The offshore sportsbook market continues to thrive, thanks in part to confusion between what is legal and illegal. The latest example of that confusion is notable CBS Sports reporter Josina Anderson, who is seemingly a brand ambassador for offshore sportsbook Bovada.
“A lot of people just don’t know,” Penn CEO Jay Snowden told analysts last year.
What’s the situation with Josina Anderson?
Over the last couple of months, Anderson has been tagging Bovada at the bottom of news tweets.
Those promos are interspersed with tweets about her work as a CBS Sports Insider. To the casual observer, the promos are nearly indistinguishable from her CBS work:
She has also been interviewing NFL players like Adrian Peterson for a show called Bovada Live. The partnership has been running since at least the Super Bowl, per Anderson’s posts.
What about CBS deal with Caesars?
What’s more: CBS has a wide-ranging partnership with legal outfit Caesars Sportsbook. How does Caesars feel about paying CBS to advertise its products, while key talent at CBS is promoting an illegal offshore operator?
Anderson, CBS and Caesars all did not respond to a request for comment at the time of writing.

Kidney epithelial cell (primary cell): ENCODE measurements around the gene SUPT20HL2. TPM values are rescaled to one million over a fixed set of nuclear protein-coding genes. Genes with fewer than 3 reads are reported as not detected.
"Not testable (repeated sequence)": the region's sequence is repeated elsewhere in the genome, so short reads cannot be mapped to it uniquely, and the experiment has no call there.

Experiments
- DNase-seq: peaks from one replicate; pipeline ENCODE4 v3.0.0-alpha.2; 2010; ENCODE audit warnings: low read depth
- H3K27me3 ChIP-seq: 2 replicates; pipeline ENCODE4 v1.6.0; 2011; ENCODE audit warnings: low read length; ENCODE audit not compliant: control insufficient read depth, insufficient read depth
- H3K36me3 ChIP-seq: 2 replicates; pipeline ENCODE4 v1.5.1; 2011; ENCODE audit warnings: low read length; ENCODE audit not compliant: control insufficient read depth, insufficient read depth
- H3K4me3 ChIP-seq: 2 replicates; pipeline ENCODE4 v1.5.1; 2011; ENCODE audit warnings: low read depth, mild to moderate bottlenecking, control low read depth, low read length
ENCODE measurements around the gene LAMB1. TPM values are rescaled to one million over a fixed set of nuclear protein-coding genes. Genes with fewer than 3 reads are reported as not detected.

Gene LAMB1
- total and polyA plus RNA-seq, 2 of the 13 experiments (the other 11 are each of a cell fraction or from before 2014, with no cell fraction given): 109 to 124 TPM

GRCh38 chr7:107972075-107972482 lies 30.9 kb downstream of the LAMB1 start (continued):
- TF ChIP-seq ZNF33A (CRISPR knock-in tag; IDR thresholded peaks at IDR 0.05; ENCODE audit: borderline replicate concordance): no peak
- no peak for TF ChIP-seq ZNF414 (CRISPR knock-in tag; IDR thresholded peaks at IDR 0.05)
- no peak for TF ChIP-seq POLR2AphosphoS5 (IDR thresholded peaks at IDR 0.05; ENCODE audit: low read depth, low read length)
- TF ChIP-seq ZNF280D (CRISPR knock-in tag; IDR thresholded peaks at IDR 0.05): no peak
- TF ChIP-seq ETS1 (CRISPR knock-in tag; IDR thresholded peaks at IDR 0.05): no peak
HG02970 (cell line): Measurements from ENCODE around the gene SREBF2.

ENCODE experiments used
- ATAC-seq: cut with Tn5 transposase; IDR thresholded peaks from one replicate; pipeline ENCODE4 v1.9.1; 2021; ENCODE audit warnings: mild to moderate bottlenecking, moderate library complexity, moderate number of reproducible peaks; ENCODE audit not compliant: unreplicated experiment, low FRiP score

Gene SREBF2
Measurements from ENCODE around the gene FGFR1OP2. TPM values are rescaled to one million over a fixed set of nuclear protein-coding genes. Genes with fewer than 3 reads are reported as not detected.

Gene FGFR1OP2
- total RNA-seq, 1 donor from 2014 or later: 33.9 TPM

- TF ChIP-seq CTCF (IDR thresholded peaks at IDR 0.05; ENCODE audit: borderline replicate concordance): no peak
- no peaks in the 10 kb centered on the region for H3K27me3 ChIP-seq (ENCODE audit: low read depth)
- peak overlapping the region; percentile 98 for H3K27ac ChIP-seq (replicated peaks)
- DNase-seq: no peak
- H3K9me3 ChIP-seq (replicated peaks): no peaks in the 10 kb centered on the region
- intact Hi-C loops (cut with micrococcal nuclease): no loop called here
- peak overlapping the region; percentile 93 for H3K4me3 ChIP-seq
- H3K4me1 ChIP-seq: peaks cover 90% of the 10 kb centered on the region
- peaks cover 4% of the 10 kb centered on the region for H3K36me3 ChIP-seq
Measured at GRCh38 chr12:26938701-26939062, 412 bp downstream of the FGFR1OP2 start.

Anderson has not tagged Bovada in any posts since LSR contacted her about the partnership.
Offshore books of course are incentivized to blur the line between legal and illegal.
Some operators have even stolen branding from legal books to trick customers into app downloads.
“The most important thing is that customers still have difficulties telling which bookmaker is licensed and which is not,” Manuel Stan, Kindred US senior vice president, told LSR last year.
Problems offshore for Bovada?
Bovada is providing a reminder of the risks associated with offshore sports betting right now, in fact.
The operator has been experiencing various technical issues for more than four days now. The offshore book said Monday it was working to fix the issues and would provide an update by 6 pm Thursday.
Of course, many are only turning to Bovada in the first place because sports betting is not legal in their state:
Ongoing black-market problem
However, he also asked for sensible regulations to fight offshore books:
“As an industry, we have captured a good proportion, but certainly not all of the U.S.-based sports betters who were active before PASPA fell,” Greenblatt said. “One only needs to review search and traffic volumes for sites still serving the U.S. from offshore to build a fact base supporting this.
Crackdown on offshore books
The American Gaming Association (AGA) also highlighted the problem of black market operators recently, picking out Bovada specifically.
Bovada accounted for 50% of all sports betting searches in states like Florida, the AGA said.
The group called on the Department of Justice to crack down on those operators.